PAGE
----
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Florida Trend Real Estate
Climate change's higher tides could threaten $34B of coastal real estate
Climate change’s higher tides could threaten $34B of coastal real estate
Communities along the Gulf Coast face some of the biggest risks from rising sea levels. Among the 48,000 properties that could be completely below high tide lines by 2050, a majority are in Texas, Louisiana and Florida. An estimated $108 billion of real estate could be below those lines by 2100, excluding nearly 100 counties where tax assessor data wasn’t available. [Source: The Real Deal]
Lawmakers back insurer ratings proposal
With one lawmaker likening Florida’s troubled property-insurance market to a “mountain tumbling,” a legislative panel Friday approved a proposal to spend $1.5 million to look at alternatives for insurers to get adequate financial ratings. The move came after state officials in July publicly questioned the ratings agency Demotech, Inc., over the possibility that it would downgrade insurers. Adequate financial ratings are important, in part, because mortgage-industry giants Fannie Mae and Freddie Mac require homes to be insured by sound companies. If insurers lose satisfactory financial ratings, homeowners could be forced to find other coverage. [Source: News Service of Florida]
Population surge leads to developers shifting approach to mixed-use projects
By whatever name you call them, strip malls are every bit as much of the landscape of Florida as palm trees and sand. Drive down any major thoroughfare in any small to large city statewide and you’ll see block after block after block of shopping centers packed with fast food joints, grocery stores, chain restaurants, dry cleaners, national retailers and local ones. Wherever you stand on retail developments, the reality is these types of shopping centers have reached a saturation point in Florida and the state’s reign as the shopping center king may soon be over. [Source: Business Observer]
Slowing real estate market sees rise in luxury real estate auctions in Southwest Florida
Luxury real estate routinely received multiple offers throughout 2021 in the Southwest Florida region as demand exploded. But that deluge of interest has apparently faded some. Luxury properties throughout the region are sitting longer and receiving fewer offers than last year, according to some real estate experts. "We are seeing a normalization of the market," said Peter G. Laughlin, founder of the Peter G. Laughlin Group with Premier Sotheby's International Realty. "Properties are staying on the market longer than they had been." [Source: Sarasota Herald-Tribune]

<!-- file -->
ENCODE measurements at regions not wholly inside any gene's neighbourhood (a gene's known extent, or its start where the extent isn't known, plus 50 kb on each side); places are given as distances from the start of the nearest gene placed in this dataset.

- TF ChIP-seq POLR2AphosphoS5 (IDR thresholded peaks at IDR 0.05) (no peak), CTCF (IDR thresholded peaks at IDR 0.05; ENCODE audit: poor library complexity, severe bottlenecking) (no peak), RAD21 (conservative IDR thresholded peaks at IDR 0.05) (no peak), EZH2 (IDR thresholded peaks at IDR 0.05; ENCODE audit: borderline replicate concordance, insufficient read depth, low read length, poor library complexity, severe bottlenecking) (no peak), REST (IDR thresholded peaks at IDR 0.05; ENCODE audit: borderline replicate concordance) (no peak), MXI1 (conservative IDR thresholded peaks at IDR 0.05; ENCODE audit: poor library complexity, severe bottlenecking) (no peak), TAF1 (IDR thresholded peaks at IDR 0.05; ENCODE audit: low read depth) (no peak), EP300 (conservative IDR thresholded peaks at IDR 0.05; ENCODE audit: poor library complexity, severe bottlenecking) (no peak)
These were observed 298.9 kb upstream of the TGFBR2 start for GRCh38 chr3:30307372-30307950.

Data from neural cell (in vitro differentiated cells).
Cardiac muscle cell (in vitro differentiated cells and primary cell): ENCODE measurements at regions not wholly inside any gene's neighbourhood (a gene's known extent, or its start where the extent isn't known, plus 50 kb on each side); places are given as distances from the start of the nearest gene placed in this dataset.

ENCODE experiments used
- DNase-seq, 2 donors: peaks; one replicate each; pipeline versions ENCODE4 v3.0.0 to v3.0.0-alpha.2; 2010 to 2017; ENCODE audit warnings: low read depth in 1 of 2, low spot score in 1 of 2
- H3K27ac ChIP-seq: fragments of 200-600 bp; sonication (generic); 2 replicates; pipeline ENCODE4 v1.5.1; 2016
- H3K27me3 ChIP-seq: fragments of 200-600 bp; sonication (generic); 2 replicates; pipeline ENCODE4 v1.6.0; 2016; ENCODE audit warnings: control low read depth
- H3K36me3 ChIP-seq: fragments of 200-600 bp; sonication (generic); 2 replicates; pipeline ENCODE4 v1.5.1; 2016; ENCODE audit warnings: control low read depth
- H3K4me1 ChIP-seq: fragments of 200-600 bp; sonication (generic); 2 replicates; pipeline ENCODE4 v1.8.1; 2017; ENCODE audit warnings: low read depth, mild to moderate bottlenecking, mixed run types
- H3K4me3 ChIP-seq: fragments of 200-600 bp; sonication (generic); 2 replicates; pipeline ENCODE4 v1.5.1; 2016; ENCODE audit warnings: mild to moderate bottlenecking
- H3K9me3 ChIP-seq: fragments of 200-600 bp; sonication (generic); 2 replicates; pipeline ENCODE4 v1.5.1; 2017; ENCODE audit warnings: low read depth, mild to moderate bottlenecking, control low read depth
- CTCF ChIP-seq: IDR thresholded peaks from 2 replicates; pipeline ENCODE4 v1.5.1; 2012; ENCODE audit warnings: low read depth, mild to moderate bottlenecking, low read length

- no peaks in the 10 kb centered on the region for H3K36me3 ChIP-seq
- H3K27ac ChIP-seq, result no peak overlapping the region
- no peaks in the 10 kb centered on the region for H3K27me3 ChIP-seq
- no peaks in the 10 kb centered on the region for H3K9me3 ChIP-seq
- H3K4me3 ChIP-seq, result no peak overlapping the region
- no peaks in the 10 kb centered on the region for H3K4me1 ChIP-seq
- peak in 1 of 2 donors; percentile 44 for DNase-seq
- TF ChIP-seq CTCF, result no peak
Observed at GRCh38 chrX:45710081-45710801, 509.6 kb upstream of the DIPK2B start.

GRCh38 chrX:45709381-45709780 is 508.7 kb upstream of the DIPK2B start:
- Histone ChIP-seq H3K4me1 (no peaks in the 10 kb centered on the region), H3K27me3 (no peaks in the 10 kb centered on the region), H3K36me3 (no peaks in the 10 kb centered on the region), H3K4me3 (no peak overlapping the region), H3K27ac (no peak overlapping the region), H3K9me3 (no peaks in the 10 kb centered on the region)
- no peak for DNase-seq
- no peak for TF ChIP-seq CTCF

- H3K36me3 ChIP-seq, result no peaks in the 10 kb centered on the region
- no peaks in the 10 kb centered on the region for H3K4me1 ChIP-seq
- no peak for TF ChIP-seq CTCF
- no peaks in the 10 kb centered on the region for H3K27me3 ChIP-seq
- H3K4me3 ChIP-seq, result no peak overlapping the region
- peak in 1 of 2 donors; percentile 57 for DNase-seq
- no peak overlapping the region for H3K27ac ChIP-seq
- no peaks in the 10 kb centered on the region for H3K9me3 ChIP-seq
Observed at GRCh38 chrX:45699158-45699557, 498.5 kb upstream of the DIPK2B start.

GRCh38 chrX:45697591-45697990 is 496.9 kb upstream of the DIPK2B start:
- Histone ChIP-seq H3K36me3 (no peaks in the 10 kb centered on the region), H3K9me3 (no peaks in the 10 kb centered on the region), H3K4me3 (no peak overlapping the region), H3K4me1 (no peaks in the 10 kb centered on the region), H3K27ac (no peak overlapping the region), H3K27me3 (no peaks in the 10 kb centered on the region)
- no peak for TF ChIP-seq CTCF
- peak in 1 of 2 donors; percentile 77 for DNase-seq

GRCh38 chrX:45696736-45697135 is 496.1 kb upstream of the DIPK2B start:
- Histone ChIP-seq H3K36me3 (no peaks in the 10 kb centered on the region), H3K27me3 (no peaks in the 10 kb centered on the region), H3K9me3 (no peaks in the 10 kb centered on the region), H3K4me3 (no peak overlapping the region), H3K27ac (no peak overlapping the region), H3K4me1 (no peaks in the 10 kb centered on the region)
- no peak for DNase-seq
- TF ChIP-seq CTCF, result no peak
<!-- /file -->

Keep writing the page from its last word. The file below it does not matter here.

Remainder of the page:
The rising cost of rent is forcing many to get second and third jobs. Some people are finding roommates or new apartments due to the spike, but there are some signs of improvement for Central Florida renters. It's not a huge drop in rates or slashed costs, but apartment hunting now may go better for some than it did six months ago. "We are seeing signs that rents are coming down," Ken H. Johnson, a real-estate economist, said. Florida Atlantic University researchers, like Johnson, are seeing fewer spikes in rates. [Source: WESH]
› Inside Griffin’s billion-dollar South Florida property play
Ken Griffin epitomizes the South Florida more-is-more real estate philosophy. The billionaire founder of Citadel just raised the bar on his record-setting portfolio. Griffin, who is worth about $31 billion, now owns at least $1.3 billion of residential and commercial real estate in South Florida, on top of luxury homes in New York, Chicago, London and elsewhere. His Florida property alone is equal to about 4 percent of his net worth.
› Here’s why some Tampa Bay homeowners pay far more in taxes than their neighbors
The two homes in the Starkey Ranch development in Odessa share many attributes. They have the same square footage, same masonry construction, same number of bedrooms and bathrooms. They have nearly the same market value, too, according to the Pasco Property Appraiser’s Office. What they don’t have are the same property tax bills.
› Gainesville single-family zoning elimination faces pushback from Florida Department of Economic Opportunity
Gainesville’s unprecedented single-family zoning elimination ordinance faces its largest detractor yet: the state’s Department of Economic Opportunity. The department sent a letter Thursday to the city that recommends Gainesville commissioners reconsider the amendment, joining Alachua County Commission’s recent letter to the city expressing similar concerns.
› Got $52 million? State building, land near Fort Lauderdale Brightline station up for auction
Developers eager to grab a piece of the burgeoning real estate action on Fort Lauderdale’s West Broward Boulevard will soon get a crack at an office building and nearby acreage when the state of Florida auctions off the five-story Robert H. Gore Building, The minimum acceptable bid: $52 million, according to the state.
Previous Real Estate Updates:
- Ian inflicts staggering losses on Florida's growth machine
- To sell or not to sell? How home sellers are adjusting to a softening market
- Should big insurers be required to cover homes in Florida along with autos?
- Florida housing prices remain high, while other regions decline
- Landlords try to stop rent control initiative in Florida
- Florida's latest insurance crisis was decades in the making
- Buyers' income rises along with home prices